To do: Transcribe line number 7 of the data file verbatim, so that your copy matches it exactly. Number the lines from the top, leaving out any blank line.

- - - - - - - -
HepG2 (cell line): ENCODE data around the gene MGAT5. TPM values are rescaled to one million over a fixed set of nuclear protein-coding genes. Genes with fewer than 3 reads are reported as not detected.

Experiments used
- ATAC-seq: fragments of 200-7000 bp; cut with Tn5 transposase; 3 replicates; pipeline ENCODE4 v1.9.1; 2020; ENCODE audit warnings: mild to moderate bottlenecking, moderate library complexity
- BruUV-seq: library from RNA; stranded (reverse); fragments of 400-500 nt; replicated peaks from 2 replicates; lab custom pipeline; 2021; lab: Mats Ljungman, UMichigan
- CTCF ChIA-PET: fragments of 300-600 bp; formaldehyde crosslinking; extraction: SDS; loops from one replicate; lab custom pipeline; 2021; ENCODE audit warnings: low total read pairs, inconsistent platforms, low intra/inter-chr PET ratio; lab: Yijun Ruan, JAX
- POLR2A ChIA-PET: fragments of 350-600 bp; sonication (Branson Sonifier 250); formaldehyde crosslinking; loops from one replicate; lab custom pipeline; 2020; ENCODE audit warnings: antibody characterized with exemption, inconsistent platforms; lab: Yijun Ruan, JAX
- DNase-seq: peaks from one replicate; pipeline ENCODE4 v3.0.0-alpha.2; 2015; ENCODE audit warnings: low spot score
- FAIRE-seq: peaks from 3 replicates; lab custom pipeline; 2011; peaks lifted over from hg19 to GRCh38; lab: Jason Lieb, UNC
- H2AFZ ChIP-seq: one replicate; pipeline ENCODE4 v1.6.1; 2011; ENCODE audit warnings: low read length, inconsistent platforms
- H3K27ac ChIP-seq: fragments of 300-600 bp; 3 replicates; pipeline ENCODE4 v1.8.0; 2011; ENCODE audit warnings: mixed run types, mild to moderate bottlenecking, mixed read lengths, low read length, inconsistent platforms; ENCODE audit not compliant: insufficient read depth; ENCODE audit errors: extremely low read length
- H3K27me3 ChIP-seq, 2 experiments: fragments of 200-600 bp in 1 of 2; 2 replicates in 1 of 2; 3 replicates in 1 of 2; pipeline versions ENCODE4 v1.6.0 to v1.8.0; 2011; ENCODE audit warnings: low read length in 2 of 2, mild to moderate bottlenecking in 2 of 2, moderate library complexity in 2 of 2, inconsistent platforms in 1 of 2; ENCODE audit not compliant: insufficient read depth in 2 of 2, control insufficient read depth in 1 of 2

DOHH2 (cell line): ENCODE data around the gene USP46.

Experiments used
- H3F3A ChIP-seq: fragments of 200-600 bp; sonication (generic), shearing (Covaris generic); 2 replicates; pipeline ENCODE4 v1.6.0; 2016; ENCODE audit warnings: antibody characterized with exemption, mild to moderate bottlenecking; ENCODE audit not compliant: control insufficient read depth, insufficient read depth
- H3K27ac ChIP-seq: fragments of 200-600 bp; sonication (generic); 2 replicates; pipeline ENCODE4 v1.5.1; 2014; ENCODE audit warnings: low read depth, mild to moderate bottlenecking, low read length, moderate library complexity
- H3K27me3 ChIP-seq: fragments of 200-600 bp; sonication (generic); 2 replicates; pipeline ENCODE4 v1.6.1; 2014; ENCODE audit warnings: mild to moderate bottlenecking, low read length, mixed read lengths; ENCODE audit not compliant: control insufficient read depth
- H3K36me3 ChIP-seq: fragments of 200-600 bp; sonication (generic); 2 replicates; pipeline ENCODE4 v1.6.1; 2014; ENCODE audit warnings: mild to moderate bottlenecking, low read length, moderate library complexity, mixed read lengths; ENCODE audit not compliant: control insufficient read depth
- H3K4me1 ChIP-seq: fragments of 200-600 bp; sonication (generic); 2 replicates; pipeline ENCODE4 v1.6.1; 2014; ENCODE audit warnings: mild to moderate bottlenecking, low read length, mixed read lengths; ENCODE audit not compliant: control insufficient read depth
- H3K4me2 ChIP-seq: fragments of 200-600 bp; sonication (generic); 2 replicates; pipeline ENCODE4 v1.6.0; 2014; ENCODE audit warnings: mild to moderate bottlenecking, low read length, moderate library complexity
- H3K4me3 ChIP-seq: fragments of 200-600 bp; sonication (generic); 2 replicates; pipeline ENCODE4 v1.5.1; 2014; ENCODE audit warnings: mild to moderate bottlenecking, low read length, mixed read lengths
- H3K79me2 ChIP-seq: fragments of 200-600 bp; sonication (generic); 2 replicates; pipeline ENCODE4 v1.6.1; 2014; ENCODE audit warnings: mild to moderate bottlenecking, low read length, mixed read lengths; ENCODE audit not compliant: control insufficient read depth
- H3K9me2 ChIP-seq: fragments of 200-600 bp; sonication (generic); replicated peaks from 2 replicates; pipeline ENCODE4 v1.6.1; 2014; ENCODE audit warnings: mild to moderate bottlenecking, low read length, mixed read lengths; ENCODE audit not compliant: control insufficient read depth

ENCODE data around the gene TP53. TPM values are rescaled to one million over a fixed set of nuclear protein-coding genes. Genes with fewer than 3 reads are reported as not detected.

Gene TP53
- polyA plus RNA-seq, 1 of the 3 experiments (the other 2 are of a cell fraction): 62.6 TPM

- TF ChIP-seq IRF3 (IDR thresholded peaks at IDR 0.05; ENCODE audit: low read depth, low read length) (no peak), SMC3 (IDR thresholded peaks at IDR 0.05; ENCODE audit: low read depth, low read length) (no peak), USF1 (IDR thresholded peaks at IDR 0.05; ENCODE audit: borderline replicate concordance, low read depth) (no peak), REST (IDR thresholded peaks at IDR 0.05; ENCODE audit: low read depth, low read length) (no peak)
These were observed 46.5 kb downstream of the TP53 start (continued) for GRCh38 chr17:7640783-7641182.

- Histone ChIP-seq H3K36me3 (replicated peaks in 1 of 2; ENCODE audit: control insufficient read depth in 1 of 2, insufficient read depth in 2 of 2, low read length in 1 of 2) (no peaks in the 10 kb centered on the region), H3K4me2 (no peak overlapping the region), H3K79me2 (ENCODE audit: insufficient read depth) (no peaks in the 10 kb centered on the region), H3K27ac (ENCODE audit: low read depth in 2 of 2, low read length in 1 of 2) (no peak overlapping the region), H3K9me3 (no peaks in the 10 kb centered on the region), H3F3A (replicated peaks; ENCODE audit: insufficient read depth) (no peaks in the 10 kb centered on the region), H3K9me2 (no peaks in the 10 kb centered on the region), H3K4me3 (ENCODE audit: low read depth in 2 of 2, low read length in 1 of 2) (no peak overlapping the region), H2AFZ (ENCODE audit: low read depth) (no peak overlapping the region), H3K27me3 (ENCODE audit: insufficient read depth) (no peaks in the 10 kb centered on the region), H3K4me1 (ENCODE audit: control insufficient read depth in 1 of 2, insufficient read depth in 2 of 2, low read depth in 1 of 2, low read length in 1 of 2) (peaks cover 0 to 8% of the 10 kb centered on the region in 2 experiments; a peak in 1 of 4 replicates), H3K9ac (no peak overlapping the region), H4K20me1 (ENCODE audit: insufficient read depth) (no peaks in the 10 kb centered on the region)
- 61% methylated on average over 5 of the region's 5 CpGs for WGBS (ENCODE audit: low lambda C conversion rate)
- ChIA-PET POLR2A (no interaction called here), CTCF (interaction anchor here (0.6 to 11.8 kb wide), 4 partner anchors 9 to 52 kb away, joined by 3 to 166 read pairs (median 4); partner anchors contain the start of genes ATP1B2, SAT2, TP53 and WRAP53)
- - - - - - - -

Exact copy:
- DNase-seq: peaks from one replicate; pipeline ENCODE4 v3.0.0-alpha.2; 2015; ENCODE audit warnings: low spot score